Rahul Desikan sits at his dining room table, a large computer screen before him, and works on his latest scientific paper. He types a single letter, then another, then another. For a man in a hurry, desperately trying to rid the world of terrible diseases, it’s an excruciatingly slow process.
Using a special mouse strapped to his forehead that detects his smallest movement, Desikan moves a cursor around an on-screen keyboard. When he finds the letter he wants, he clicks a button with his right thumb, and it appears in a white space to the side. Repeating the process over and over, he debates research ideas with colleagues, analyzes reams of data and competes for grants. He types so much that he occasionally wears out the clicker.
Moaning softly, he looks toward a caregiver sitting nearby. “Are you thirsty?” she asks. He shakes his head slightly. “Hot?” He makes another low sound, and she loosens his fleece vest and adjusts the neck brace supporting his head.
A year and a half ago, this scientist’s future seemed boundless. He was a rising star at the University of California at San Francisco, a researcher of degenerative brain diseases. He had just begun the biggest study ever of the genetics of ALS, or amyotrophic lateral sclerosis, the disease made famous by Lou Gehrig and Stephen Hawking.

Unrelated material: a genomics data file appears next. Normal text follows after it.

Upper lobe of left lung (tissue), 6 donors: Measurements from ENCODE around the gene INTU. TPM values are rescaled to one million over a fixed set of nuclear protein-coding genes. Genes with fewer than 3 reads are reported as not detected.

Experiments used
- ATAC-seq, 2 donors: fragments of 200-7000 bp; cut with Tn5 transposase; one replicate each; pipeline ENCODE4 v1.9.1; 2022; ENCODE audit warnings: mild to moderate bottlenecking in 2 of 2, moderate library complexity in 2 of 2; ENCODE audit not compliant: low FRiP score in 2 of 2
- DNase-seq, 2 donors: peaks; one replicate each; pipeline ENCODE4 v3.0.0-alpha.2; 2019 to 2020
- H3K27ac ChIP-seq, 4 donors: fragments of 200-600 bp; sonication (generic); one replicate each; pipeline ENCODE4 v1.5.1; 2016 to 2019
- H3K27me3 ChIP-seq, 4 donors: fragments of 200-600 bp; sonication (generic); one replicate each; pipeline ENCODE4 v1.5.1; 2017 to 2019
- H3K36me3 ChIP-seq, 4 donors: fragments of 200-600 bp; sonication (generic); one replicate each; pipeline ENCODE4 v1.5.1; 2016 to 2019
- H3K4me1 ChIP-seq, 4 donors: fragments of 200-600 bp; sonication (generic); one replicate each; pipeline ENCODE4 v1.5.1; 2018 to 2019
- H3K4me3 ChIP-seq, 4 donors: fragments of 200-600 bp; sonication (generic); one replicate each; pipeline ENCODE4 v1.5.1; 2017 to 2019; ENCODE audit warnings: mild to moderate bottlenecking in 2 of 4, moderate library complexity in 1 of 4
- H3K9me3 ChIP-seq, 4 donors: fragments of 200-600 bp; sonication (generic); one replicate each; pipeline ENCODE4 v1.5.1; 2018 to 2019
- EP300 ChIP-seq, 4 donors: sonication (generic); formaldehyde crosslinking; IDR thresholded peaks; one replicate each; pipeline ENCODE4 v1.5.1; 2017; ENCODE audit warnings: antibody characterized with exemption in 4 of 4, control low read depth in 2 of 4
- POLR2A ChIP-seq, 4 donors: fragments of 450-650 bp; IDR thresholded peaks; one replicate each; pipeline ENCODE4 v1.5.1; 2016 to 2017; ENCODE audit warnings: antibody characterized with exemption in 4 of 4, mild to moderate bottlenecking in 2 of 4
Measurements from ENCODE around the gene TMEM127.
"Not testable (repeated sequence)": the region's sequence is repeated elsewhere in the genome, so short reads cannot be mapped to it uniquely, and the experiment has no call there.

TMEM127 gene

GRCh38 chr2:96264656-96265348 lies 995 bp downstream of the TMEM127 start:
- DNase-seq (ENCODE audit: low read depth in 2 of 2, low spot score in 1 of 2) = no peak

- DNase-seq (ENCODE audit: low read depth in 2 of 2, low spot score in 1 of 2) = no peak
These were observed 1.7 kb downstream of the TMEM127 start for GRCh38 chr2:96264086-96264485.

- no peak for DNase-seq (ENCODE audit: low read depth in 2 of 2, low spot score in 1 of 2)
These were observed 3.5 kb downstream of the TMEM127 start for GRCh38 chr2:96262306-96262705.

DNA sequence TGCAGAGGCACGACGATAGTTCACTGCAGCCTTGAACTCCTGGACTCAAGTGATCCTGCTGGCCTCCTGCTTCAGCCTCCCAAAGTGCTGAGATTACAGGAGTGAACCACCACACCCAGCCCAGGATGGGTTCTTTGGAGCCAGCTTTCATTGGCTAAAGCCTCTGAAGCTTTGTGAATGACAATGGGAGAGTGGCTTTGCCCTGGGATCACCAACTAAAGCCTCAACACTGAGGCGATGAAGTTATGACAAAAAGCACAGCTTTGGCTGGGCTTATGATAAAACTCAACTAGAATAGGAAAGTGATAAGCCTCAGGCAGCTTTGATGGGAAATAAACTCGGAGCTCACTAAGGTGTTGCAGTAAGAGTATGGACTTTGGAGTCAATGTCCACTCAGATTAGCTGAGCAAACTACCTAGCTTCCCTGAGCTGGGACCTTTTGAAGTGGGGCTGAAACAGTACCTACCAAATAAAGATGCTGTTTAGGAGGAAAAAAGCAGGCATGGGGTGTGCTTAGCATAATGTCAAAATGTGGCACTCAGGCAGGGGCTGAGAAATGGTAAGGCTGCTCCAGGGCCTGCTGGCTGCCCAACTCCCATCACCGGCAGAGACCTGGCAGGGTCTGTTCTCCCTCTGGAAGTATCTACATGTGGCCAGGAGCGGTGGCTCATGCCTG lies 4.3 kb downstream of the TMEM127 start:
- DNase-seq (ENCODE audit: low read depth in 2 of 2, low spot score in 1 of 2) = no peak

Then his voice started changing. It got higher and took on an odd nasal quality. He started noticing small muscle twitches in his left arm and weakness in his fingers. ALS was diagnosed five months later.
Today, at 40, he spends most days working from a wheelchair in his home south of downtown. He is unable to talk, walk or hold his two young boys. He can move his thumb and turn his head a bit — but virtually nothing else.
A student of Greek tragedy, Desikan is acutely aware of the irony that ALS is now his personal nemesis. It seems like “the universe is playing a cruel joke on us,” he types, even a few sentences taking minutes to complete.
Yet that profound expression of despair doesn’t capture the full measure of Desikan’s existence — the undiminished brilliance and ambition, the bursts of outrageous humor and the moments of gratitude and joy.
His voice has been silenced. He hasn’t.
Since his diagnosis, Desikan has been an author, often the lead or senior one, of 25 papers in major academic journals on topics such as schizophrenia, Alzheimer’s disease and Parkinson’s disease. As part of his huge ALS study, he and fellow researchers announced in April the discovery of two genes newly linked to the disease.
His unique approach involves combining massive sets of genetic data, MRIs of the brain, markers of brain pathology and patients’ symptoms. His immodest goals include trying to prevent and treat, or at least to better understand, ALS and Alzheimer’s.
“His work is really opening new areas of research in ALS that hopefully will benefit others down the line,” said Celeste Karch, a neuroscientist at Washington University School of Medicine who frequently collaborates with Desikan.